US has sought a high level of openness, strong rules on investor protection and effective means for resolving investment disputes under its proposed Bilateral Investment Treaty (BIT) with India.
"We're aiming for a BIT that gives a high level of openness to investment across the economy, provides strong rules on investor protection and transparency, and offers
effective means for resolving investment disputes," said Robert D Hormats, US Under Secretary Of State for Economic Growth, Energy and Environment.
He was speaking at the CII's Global Partnership Summit last evening.
With an aim to boost bilateral investments, the US and Indian governments are engaged in BIT negotiations.
Under the science and technology cooperation, Hormats said, the two nations are working together on earth observation satellite projects which would help in predicting monsoon patterns and respond to natural disasters.
On energy sector, he said the US is seeking a broader and deeper dialogue on energy.
The Clean Energy Finance Center in New Delhi which represents US agencies has mobilised over USD 1.7 billion for projects in India.
"We both benefit from our comprehensive strategic dialogue on energy, in light of dramatic changes in technology and in the global energy market.
"This dialogue takes on even more importance with the growing role of the Indian Ocean in global energy shipments, regional energy and maritime security, growing power needs, and sustainable clean energy objectives," he said.
He further said although both the sides have come far, "we still have more work to do to ensure this relationship achieves its potential."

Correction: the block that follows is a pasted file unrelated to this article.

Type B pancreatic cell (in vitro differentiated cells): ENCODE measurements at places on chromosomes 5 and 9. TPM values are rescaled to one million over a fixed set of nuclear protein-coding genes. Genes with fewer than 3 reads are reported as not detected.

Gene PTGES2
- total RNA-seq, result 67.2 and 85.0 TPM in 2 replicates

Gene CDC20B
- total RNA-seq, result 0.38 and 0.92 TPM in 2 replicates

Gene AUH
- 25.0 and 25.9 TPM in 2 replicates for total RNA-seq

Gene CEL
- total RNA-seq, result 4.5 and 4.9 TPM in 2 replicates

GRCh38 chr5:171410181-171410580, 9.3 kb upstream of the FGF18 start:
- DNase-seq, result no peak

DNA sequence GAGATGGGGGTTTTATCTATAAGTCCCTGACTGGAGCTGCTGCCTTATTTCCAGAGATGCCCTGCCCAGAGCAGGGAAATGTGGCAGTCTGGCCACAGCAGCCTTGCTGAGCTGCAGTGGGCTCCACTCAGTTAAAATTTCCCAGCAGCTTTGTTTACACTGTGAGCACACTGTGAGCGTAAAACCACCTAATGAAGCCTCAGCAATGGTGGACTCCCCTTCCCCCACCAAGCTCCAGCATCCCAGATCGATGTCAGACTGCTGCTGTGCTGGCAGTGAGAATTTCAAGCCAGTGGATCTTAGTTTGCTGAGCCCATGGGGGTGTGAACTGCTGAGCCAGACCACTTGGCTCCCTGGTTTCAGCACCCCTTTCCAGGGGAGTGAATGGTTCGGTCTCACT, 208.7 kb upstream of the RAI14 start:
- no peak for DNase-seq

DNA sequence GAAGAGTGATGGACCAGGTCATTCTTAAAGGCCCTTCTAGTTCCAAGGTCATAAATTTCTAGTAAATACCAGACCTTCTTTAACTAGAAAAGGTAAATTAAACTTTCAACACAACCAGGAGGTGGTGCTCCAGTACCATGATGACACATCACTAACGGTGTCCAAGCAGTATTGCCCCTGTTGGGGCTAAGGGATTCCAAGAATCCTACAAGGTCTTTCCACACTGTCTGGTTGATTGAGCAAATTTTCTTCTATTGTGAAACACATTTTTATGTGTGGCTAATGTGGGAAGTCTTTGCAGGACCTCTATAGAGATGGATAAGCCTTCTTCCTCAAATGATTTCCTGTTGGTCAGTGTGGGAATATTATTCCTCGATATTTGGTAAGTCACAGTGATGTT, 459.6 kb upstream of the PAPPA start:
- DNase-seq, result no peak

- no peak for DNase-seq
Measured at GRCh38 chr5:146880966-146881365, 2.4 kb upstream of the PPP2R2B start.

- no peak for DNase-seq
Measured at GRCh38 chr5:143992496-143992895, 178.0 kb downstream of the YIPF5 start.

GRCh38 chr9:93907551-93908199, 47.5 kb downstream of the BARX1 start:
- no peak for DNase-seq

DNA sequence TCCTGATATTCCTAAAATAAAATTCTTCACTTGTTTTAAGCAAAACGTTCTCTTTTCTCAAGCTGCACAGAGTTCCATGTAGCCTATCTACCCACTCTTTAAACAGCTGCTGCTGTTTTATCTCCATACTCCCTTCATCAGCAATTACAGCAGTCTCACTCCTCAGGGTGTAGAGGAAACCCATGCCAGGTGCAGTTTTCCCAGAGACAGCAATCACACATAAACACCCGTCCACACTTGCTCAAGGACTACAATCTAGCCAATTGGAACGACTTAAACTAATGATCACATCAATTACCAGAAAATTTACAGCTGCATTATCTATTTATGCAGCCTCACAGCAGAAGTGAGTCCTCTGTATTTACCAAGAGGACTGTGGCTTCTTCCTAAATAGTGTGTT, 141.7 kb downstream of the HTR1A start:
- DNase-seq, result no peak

The visiting official said the US is enormously optimistic about India's future that New Delhi's greater role on the world stage will enhance peace and security and further opening of the markets will pave the way to greater regional and global prosperity.
"But our governments cannot assume the relationship will be self-sustaining without mutual effort. This is the challenge we all face today. We have the opportunity to establish a framework for enduring growth for our two countries," he added.
Hormats also stressed that collaborative effort is required in the agriculture sector, mainly in the efforts to stop food loss between the farmer and the consumer.
"This can be prevented by cold chain storage and other methods. Companies are willing to invest in such systems if given the right opportunities and a welcoming environment," he said.
He said innovators in areas such as IT, pharma, and clean energy need assurance that their ideas will be protected throughout the process.
"It encourages more innovation and investment in these sectors. That is why we strongly support working together with India and other nations of Asia to ensure a strong intellectual property rights system that will encourage high-technology innovations, providing widespread benefits to all of our nations," he said.
He further said the US also encourages India to consider a range of market-based solutions that can better support jobs and growth, while creating a level playing field. "Predictable and clear policies will encourage businesses to expand, and to devote the long-term capital and resources required for further growth," he said.
He said when people ask why the US is so interested in expanding its ties with India, "my response is three-fold – One, our ties make geo-strategic sense. Two, they make
geo-economic sense. And three, and most importantly, our citizens will benefit from it".
He added that the US sees ASEAN and India as two of the strongest pillars of the global economies in the 21st century.